I got dressed, brushed the malt-flavoured algae off my teeth and tongue, and went downstairs to use the phone. Jane, then one of my flatmates and still a dear friend, regarded me with immediate amusement. I sat down beside her. A fellow golfer, and a member of the Ladies’ Team, Jane was not averse to a drink every now and then, and so I reasoned that if anyone was inclined to be sympathetic, it ought to be her. I was mistaken. She brushed a strand of black hair away from her eyes. ‘Got what you deserved, looks like to me.’

‘I woke up with the flagstick from the eighteenth green of the Old Course in bed with me.’

Jane actually kicked her heels in the air as she snorted with laughter. ‘Oh, that’s brilliant!’ she exclaimed. ‘That’s too rich. You are a marked man, my friend.’

‘I don’t think anyone saw.’ I rested in my palms the pulsating bowling ball that was my head. ‘What time did I get in? Do you know?’

In the years following her graduation, Jane went on to work very reputably in the world of high finance, and even at school she was nothing if not a confident and accurate dispenser of information. ‘I got in at about two. Your door was still open, the room empty. Nick and Sue were already asleep. I read for thirty minutes, fell asleep fifteen minutes after that. No sign of you to that point, I’m afraid.’

‘I have to phone George or Gareth, maybe Mike.’ I looked at my watch. ‘Two. They’ll be up.’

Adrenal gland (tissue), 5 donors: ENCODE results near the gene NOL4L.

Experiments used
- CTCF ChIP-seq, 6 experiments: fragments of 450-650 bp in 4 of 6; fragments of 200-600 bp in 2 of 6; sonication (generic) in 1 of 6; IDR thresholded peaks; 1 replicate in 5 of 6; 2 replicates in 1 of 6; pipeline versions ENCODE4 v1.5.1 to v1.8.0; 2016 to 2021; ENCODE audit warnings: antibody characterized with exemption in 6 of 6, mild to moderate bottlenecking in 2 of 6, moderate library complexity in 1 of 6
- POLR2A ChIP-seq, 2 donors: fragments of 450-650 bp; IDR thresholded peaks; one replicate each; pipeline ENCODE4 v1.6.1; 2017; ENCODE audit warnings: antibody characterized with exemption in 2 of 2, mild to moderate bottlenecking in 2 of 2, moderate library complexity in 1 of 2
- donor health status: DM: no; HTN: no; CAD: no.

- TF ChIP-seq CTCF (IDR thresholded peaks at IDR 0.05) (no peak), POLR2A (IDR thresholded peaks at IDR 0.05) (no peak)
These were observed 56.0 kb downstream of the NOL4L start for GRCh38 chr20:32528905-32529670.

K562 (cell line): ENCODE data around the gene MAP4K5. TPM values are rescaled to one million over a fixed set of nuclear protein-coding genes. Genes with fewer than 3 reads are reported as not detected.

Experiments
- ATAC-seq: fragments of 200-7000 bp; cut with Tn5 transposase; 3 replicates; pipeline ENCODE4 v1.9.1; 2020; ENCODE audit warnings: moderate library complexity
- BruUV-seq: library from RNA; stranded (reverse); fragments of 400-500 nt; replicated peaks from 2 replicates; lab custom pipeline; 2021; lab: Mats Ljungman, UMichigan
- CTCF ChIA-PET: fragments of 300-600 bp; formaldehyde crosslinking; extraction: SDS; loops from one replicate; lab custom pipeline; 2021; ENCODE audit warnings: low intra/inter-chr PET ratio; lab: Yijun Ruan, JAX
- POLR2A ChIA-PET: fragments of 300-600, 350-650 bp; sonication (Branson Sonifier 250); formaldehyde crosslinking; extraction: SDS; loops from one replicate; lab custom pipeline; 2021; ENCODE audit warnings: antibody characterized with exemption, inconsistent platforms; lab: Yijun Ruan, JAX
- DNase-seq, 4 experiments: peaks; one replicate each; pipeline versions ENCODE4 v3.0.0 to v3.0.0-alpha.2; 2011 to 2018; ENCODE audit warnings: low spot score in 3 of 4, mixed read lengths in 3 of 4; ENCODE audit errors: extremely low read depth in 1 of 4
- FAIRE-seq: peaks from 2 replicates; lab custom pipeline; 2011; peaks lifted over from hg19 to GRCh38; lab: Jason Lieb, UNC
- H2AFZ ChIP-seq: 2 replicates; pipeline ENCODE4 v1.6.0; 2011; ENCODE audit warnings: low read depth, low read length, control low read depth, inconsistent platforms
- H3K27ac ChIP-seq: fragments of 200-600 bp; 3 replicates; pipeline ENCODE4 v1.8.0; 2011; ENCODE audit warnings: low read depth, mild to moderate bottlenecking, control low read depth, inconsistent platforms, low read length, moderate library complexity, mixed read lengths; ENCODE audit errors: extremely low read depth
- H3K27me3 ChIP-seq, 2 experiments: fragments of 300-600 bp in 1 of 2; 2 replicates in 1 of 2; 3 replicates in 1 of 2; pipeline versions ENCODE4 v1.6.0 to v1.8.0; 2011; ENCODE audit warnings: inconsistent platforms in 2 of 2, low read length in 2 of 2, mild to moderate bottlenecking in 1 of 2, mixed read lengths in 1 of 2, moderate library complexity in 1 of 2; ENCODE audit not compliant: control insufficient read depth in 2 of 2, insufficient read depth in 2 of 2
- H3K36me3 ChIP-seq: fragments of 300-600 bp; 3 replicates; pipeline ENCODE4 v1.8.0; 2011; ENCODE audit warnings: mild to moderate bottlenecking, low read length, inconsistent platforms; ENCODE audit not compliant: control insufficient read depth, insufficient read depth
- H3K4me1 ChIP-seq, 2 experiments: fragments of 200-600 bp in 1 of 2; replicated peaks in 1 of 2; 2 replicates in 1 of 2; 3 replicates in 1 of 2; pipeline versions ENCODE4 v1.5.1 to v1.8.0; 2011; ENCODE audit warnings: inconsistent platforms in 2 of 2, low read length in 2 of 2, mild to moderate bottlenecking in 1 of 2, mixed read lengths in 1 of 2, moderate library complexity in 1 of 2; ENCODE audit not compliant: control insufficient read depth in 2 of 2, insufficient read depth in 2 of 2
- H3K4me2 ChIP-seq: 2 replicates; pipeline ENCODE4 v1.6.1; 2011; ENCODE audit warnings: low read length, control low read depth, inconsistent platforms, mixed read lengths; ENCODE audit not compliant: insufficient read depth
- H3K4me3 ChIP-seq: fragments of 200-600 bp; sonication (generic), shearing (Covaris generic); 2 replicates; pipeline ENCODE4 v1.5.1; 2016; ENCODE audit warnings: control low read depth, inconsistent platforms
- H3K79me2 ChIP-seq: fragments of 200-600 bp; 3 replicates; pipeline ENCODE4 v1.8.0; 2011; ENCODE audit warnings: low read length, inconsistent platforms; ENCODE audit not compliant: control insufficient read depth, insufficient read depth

‘No, they won’t,’ laughed Jane. ‘They’re bigger piss-ups than you! Anyway, I’m off. Tee time at half-two . . . on the Old Course. You’d better get that flag back in the green by the time I come through eighteen. I want to know where I’m aiming.’ She waited for me to raise my miserable head before peeling off another ripple of laughter. She had very good teeth, I noticed with some bitterness.

Gareth’s phone was busy -- his roommates, I reasoned -- so I sought out Mike next. As the Number One player on the team, and the only one with any real talent, Mike was looked upon with some awe by the rest of us. A long-hitting left-hander, Mike is now a high-ranking executive with IMG, the company that represents Tiger Woods. His phone was busy. He was still asleep, of that I was sure. He’d been one of the most serious drinkers the night before, and for a man as skinny as he was then, he could drink all night.